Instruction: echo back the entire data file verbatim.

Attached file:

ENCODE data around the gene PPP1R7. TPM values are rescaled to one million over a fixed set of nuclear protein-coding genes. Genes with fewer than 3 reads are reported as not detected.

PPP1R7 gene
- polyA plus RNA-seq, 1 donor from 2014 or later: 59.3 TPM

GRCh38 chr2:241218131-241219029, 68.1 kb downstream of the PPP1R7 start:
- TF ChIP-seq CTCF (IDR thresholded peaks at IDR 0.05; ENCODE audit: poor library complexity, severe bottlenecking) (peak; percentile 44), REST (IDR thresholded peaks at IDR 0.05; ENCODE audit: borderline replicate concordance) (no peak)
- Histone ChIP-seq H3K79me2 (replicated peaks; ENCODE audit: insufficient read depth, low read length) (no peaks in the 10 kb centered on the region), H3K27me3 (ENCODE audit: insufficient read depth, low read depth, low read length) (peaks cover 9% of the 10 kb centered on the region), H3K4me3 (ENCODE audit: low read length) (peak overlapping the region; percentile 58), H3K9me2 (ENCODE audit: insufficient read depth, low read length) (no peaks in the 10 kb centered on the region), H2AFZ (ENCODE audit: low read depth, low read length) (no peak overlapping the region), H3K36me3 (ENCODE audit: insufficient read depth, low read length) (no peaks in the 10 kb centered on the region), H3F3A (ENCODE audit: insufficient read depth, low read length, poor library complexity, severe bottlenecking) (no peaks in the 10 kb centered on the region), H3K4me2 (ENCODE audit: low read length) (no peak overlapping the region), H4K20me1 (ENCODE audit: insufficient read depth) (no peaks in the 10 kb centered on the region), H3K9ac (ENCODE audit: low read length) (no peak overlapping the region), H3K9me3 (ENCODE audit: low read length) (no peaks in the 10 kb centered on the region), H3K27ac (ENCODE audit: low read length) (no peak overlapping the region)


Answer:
ENCODE data around the gene PPP1R7. TPM values are rescaled to one million over a fixed set of nuclear protein-coding genes. Genes with fewer than 3 reads are reported as not detected.

PPP1R7 gene
- polyA plus RNA-seq, 1 donor from 2014 or later: 59.3 TPM

GRCh38 chr2:241218131-241219029, 68.1 kb downstream of the PPP1R7 start:
- TF ChIP-seq CTCF (IDR thresholded peaks at IDR 0.05; ENCODE audit: poor library complexity, severe bottlenecking) (peak; percentile 44), REST (IDR thresholded peaks at IDR 0.05; ENCODE audit: borderline replicate concordance) (no peak)
- Histone ChIP-seq H3K79me2 (replicated peaks; ENCODE audit: insufficient read depth, low read length) (no peaks in the 10 kb centered on the region), H3K27me3 (ENCODE audit: insufficient read depth, low read depth, low read length) (peaks cover 9% of the 10 kb centered on the region), H3K4me3 (ENCODE audit: low read length) (peak overlapping the region; percentile 58), H3K9me2 (ENCODE audit: insufficient read depth, low read length) (no peaks in the 10 kb centered on the region), H2AFZ (ENCODE audit: low read depth, low read length) (no peak overlapping the region), H3K36me3 (ENCODE audit: insufficient read depth, low read length) (no peaks in the 10 kb centered on the region), H3F3A (ENCODE audit: insufficient read depth, low read length, poor library complexity, severe bottlenecking) (no peaks in the 10 kb centered on the region), H3K4me2 (ENCODE audit: low read length) (no peak overlapping the region), H4K20me1 (ENCODE audit: insufficient read depth) (no peaks in the 10 kb centered on the region), H3K9ac (ENCODE audit: low read length) (no peak overlapping the region), H3K9me3 (ENCODE audit: low read length) (no peaks in the 10 kb centered on the region), H3K27ac (ENCODE audit: low read length) (no peak overlapping the region)